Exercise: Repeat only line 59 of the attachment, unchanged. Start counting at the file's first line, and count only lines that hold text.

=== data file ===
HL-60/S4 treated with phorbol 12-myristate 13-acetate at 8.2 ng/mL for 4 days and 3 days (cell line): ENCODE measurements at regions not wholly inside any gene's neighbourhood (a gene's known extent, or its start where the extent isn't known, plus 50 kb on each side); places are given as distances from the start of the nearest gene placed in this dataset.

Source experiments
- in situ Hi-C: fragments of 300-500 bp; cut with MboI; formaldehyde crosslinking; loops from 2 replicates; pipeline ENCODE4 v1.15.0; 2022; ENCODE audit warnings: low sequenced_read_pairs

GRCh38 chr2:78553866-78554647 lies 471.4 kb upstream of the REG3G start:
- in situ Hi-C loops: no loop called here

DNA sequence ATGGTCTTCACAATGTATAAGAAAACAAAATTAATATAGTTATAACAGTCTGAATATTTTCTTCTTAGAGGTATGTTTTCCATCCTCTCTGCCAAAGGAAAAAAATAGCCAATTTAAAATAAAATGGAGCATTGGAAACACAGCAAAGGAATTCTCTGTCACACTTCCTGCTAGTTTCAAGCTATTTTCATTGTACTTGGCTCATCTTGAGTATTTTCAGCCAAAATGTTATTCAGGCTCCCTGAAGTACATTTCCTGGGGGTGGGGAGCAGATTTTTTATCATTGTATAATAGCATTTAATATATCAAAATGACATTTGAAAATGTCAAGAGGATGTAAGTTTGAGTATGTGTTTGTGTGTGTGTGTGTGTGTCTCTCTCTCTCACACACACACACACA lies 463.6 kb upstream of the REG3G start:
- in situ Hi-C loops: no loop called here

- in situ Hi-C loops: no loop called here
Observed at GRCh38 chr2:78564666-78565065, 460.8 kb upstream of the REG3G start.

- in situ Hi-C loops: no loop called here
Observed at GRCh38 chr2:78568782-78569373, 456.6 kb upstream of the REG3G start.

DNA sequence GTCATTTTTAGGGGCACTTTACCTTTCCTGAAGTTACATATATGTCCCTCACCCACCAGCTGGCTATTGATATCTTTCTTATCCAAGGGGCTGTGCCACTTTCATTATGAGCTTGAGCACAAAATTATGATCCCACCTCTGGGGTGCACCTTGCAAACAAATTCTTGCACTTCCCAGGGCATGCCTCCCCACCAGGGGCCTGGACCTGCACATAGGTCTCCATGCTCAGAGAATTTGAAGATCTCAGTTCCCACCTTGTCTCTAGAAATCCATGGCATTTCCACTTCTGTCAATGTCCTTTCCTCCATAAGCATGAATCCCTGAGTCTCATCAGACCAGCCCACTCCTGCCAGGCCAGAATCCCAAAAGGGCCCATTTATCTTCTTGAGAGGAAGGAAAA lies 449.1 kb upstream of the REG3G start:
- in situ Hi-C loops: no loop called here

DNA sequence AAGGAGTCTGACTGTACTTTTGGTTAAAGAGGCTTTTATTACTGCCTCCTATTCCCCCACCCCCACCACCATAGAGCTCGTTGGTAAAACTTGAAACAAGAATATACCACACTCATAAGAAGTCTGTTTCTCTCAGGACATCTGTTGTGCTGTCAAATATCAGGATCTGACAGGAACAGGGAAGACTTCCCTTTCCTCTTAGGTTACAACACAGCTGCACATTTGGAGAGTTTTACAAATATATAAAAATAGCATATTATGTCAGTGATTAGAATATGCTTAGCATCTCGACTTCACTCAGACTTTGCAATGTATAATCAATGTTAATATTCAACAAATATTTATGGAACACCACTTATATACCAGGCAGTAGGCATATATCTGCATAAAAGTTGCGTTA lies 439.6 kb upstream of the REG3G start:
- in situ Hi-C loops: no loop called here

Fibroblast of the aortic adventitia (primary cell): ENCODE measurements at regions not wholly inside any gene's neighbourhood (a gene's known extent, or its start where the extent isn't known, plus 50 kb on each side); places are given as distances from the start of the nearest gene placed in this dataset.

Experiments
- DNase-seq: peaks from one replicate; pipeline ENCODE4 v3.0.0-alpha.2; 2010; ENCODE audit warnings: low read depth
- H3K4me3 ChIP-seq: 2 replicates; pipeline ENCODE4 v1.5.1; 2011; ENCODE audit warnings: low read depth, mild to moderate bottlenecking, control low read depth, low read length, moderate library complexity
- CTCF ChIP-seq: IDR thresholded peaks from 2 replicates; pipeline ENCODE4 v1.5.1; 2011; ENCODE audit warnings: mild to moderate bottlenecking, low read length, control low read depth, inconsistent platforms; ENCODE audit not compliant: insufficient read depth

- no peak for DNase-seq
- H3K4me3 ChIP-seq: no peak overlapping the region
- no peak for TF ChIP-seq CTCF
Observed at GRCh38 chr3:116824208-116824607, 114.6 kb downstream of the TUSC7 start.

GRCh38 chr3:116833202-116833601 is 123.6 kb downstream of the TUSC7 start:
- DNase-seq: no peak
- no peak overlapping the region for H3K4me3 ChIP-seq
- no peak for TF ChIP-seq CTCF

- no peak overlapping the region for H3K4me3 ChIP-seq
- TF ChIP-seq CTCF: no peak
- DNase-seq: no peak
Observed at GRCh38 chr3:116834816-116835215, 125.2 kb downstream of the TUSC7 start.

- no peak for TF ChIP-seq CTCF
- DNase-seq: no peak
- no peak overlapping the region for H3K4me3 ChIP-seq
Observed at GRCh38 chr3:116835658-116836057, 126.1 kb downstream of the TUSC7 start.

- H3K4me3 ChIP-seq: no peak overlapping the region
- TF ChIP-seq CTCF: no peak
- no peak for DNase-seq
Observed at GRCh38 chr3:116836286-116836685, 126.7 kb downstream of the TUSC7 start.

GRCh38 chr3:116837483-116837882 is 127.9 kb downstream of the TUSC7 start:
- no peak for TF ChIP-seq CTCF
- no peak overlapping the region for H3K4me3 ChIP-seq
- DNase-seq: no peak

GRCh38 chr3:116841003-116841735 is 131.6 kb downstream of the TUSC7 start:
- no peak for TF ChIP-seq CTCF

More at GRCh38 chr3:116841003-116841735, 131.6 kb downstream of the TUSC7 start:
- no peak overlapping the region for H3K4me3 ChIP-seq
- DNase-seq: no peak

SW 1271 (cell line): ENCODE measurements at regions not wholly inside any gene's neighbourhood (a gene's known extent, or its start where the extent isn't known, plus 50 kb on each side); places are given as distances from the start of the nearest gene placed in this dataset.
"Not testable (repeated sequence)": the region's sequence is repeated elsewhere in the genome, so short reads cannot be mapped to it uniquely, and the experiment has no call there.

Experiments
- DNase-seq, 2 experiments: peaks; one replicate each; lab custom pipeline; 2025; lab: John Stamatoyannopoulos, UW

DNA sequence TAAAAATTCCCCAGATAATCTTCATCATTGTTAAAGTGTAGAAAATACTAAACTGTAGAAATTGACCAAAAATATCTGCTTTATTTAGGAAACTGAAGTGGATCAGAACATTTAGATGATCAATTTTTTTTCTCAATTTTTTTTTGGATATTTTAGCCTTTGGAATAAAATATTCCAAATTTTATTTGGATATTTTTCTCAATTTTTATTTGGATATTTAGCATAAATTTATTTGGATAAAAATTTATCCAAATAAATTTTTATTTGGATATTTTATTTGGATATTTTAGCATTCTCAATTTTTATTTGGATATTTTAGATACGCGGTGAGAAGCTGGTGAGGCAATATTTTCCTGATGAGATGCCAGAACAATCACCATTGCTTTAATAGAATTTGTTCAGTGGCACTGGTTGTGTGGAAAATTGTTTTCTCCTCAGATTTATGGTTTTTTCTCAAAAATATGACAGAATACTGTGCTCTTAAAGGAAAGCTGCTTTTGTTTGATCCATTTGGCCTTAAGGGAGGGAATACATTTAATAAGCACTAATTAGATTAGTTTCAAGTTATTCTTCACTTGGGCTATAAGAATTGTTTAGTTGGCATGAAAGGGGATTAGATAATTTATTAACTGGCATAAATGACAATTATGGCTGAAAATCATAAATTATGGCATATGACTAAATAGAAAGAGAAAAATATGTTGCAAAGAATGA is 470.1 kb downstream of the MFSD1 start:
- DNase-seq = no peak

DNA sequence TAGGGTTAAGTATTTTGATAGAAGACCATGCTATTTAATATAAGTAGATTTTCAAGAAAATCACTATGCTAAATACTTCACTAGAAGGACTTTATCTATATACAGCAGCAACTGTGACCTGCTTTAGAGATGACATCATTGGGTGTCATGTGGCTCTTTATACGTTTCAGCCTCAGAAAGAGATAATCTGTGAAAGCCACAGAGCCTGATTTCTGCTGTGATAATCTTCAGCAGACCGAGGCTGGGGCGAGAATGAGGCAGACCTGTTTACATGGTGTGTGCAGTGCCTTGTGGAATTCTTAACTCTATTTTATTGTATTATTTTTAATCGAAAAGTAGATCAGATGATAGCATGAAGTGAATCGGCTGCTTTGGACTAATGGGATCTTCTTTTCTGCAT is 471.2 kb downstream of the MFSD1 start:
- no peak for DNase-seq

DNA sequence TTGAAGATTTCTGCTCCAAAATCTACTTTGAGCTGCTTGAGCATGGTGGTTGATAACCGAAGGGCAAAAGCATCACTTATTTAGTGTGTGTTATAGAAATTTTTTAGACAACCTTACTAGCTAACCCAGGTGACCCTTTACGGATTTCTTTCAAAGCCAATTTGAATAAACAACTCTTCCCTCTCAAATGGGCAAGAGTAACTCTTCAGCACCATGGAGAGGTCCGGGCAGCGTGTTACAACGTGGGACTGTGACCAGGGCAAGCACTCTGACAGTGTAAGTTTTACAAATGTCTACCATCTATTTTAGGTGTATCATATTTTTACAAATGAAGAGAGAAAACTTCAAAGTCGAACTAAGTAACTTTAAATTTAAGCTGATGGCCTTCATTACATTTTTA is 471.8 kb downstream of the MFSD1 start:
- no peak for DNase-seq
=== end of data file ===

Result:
- no peak for DNase-seq